Ludwig-Maximilians-Universität, Chair of Metabolic Biochemistry

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Uncovering gamma-secretase

Curr Alzheimer Res 1(3): 175-81

Authors/Editors: Steiner H
Publication Date: 2004
Type of Publication: Review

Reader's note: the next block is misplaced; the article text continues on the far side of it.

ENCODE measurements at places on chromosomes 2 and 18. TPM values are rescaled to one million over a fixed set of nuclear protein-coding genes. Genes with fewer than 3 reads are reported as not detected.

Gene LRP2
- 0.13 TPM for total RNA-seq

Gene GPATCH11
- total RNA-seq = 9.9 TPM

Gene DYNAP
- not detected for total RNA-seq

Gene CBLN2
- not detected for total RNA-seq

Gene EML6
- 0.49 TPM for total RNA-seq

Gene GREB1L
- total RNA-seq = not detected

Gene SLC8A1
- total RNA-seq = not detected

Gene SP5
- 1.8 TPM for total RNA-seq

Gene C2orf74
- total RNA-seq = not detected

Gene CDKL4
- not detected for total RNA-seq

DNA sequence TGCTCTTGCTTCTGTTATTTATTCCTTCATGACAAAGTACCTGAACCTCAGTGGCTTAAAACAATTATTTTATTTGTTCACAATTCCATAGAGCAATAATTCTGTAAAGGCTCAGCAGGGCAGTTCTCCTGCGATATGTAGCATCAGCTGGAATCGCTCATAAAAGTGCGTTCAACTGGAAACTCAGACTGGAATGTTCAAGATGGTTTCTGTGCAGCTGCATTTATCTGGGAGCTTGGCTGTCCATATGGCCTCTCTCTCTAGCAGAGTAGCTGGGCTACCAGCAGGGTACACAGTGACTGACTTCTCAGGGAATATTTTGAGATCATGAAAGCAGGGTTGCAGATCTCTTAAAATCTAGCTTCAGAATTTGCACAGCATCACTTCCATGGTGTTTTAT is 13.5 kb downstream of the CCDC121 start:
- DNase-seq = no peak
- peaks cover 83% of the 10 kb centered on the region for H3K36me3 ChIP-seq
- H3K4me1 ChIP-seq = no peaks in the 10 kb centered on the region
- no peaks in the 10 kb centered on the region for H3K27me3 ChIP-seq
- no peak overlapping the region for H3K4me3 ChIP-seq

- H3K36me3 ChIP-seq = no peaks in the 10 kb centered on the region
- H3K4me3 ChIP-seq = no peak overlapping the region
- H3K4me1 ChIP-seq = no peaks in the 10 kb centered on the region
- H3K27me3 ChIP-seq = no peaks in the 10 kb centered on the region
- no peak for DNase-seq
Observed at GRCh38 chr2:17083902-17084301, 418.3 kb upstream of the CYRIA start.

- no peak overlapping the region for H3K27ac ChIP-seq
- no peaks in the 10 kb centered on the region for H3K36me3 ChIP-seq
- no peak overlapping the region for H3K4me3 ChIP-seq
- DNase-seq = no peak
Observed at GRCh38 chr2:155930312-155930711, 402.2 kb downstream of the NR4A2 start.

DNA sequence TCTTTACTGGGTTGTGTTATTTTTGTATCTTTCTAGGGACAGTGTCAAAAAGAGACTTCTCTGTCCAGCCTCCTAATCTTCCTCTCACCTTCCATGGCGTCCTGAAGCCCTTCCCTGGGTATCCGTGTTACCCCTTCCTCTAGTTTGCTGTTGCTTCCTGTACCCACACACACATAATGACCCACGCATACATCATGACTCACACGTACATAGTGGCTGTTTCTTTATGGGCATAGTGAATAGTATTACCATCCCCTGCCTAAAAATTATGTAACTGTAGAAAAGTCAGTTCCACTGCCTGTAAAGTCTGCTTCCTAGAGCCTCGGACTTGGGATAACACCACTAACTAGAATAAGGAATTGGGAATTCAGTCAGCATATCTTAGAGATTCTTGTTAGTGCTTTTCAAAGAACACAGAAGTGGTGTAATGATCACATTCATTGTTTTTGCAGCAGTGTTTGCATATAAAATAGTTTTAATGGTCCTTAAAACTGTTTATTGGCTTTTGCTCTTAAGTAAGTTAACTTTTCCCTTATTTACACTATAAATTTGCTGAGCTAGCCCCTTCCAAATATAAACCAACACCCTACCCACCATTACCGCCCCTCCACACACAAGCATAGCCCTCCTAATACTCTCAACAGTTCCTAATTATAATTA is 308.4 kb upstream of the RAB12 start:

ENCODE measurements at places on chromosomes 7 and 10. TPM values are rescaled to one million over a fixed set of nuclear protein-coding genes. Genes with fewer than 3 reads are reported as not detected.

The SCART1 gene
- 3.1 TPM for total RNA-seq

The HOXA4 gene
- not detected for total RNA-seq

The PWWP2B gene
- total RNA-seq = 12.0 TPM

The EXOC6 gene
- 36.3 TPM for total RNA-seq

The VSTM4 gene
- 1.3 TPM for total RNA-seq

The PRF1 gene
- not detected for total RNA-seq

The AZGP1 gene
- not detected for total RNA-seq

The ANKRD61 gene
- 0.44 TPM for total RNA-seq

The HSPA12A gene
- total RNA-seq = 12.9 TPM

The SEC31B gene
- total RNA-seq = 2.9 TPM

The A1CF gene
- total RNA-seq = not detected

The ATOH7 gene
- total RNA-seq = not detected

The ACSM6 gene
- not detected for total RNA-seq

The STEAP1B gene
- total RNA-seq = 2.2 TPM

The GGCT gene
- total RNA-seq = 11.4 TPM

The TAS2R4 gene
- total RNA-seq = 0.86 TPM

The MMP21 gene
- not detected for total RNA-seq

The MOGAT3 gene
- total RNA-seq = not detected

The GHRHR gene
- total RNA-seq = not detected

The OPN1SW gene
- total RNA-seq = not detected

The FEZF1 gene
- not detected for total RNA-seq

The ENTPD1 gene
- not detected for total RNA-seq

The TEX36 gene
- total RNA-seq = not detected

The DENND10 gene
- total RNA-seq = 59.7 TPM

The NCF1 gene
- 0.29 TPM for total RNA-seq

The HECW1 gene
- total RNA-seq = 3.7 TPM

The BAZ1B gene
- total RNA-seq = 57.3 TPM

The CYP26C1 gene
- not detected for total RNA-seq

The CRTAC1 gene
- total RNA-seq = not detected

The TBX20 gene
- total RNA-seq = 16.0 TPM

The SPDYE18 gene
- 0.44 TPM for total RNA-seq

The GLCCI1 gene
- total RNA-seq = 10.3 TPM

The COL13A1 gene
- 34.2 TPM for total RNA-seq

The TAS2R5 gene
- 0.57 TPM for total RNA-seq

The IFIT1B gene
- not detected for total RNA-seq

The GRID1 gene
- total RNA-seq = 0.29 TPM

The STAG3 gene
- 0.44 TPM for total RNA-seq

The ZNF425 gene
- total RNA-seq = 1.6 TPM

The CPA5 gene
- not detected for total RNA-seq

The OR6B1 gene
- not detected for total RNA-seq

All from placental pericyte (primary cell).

Accumulation of the amyloid beta-peptide (Abeta) in the brain is believed to initiate a series of neurotoxic events that causes neurodegeneration in Alzheimer's disease (AD). Abeta is generated by processing of the beta-amyloid precursor protein (APP) through the successive action of two proteolytic enzymes, beta-secretase and gamma-secretase. While beta-secretase has been identified as the membrane-bound aspartyl protease BACE, the identity of gamma-secretase, which catalyzes the final, intramembrane cleavage of APP as well as of several other type I transmembrane proteins, has been enigmatic for a long time. Exciting progress has been made in the past year towards its uncovering. Genetics paved the way for subsequent biochemical reconstitution studies that demonstrated that gamma-secretase is a protein complex composed of presenilin (PS), nicastrin (NCT), APH-1 and PEN-2. Thus, the complete set of genes that is required to generate Abeta from its precursor has now ultimately been identified. PS carries the active site of gamma-secretase and is a founding member of a novel class of polytopic aspartyl proteases that utilize a non-classical active site to cleave their membrane-tethered substrates. The other components are required for assembly, stabilization and maturation of the complex and NCT may be involved in the recognition of gamma-secretase substrates.

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